Vinsamlegast notið þetta auðkenni þegar þið vitnið til verksins eða tengið í það: http://hdl.handle.net/1946/36517
Emotional dependency is defined as a strong tendency to let feelings control oneself on behaviour, thoughts and decisions. Cognitive Behaviour Therapy (CBT) can be an effective tool in working with feelings, behaviour and negative thinking when treating mental health disorders such as depression and anxiety or in improving self-esteem. Purpose of homework is to facilitate the generalization and maintenance of CBT skills. The aim of the current study is to examine whether emotional dependency is connected to participants' regular use of CBT methods and if participants considered CBT helpful for diminishing the symptoms of anxiety, depression, stress and low self-esteem. Six self-evaluation questionnaires were presented to 41 participants on three selected measure points over four weeks treatment period for each group. The results showed improvement, over four weeks of CBT group therapy, on depression, self-esteem, anxiety, and stress. The pre- to post-treatment effect sizes (Cohen’s d) for depression (ES = 0.79) and stress (ES = 0.52) were medium but small for anxiety (ES = 0.24). A smaller proportion of participants with low self-esteem (29%) adopted regular use of CBT compared to participants with depression or anxiety (71%). Participants who used the method of CBT consistently showed less emotional dependence by the end of the course compared to those who did not use CBT over the time of the course. Where there was no significant difference in the beginning and middle measurements, the results indicate that CBT diminish personal emotional dependence rather than emotional dependency would reduce participants´ capacity to use CBT in a homework situation.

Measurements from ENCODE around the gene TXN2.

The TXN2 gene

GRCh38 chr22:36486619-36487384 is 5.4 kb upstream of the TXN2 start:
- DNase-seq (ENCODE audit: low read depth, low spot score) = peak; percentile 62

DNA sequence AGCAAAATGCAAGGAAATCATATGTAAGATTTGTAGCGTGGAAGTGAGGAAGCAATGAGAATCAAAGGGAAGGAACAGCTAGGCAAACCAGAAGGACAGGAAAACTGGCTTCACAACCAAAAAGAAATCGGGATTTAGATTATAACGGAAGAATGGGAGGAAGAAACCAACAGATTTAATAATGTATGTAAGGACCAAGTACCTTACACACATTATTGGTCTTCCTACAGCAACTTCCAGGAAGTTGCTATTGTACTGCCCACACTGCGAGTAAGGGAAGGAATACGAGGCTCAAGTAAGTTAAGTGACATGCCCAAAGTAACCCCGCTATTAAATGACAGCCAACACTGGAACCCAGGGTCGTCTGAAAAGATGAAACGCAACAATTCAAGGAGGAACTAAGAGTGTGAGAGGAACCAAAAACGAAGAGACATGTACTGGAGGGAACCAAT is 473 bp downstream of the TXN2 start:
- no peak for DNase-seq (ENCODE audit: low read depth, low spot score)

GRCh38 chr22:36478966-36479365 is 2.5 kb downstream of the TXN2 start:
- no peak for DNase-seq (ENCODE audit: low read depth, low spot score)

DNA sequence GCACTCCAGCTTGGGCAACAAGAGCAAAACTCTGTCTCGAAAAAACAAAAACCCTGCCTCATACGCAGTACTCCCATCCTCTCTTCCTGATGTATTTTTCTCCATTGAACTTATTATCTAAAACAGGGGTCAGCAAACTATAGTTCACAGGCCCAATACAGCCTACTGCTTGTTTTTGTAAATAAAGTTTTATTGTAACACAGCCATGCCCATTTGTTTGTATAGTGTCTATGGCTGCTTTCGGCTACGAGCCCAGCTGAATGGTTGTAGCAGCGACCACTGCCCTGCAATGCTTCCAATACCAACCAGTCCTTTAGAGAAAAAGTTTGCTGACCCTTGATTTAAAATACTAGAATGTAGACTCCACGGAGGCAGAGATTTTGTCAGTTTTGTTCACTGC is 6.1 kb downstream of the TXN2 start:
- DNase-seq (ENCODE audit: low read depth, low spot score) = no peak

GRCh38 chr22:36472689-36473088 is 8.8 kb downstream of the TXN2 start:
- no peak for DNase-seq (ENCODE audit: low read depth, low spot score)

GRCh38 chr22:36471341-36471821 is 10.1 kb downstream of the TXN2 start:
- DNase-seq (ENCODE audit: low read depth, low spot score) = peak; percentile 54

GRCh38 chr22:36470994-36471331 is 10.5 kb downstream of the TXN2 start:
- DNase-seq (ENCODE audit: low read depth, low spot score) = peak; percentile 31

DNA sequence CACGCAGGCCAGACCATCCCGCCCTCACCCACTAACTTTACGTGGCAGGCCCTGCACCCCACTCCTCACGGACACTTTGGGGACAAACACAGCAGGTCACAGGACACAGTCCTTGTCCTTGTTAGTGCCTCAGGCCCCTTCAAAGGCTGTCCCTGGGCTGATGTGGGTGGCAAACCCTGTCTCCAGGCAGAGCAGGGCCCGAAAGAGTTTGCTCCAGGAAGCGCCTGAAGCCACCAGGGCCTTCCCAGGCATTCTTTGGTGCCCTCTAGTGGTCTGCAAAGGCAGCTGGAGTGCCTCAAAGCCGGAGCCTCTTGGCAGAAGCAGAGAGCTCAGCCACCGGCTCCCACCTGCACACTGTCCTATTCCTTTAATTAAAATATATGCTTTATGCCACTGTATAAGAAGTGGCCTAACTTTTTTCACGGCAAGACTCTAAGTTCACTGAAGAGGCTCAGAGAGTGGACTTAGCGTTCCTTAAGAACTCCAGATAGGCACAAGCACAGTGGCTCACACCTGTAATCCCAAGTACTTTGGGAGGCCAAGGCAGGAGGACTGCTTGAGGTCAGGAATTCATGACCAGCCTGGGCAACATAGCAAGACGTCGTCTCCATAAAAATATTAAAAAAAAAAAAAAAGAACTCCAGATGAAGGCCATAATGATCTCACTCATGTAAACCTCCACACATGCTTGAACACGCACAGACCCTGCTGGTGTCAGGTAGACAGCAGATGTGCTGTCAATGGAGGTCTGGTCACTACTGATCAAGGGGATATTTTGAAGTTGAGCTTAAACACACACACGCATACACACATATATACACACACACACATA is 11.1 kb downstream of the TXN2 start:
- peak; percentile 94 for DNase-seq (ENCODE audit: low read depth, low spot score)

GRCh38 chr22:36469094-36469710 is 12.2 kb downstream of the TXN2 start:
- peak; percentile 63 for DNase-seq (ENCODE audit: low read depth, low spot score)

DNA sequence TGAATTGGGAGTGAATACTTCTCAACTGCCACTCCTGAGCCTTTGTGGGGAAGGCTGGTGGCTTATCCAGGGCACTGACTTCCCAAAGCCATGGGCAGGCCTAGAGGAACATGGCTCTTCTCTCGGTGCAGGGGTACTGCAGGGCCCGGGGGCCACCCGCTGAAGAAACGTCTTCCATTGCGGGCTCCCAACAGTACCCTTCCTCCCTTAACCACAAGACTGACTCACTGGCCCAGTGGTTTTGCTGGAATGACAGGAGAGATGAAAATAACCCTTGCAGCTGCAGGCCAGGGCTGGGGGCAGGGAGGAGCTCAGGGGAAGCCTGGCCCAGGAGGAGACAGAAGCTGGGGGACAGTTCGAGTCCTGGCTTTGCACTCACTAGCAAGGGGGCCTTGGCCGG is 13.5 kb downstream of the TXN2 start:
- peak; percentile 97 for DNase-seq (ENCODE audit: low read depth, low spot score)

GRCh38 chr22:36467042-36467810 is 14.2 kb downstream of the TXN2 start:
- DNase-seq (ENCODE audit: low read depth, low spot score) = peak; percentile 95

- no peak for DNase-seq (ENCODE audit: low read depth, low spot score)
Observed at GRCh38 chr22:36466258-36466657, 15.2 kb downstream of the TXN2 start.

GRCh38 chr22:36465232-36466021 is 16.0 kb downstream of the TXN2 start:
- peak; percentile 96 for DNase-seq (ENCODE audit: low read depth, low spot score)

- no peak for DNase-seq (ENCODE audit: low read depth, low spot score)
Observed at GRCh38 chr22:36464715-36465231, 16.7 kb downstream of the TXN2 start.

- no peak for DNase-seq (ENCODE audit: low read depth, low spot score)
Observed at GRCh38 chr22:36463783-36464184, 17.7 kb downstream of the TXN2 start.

Keywords: cognitive behavioural therapy, emotional dependency, interventions, group therapy.
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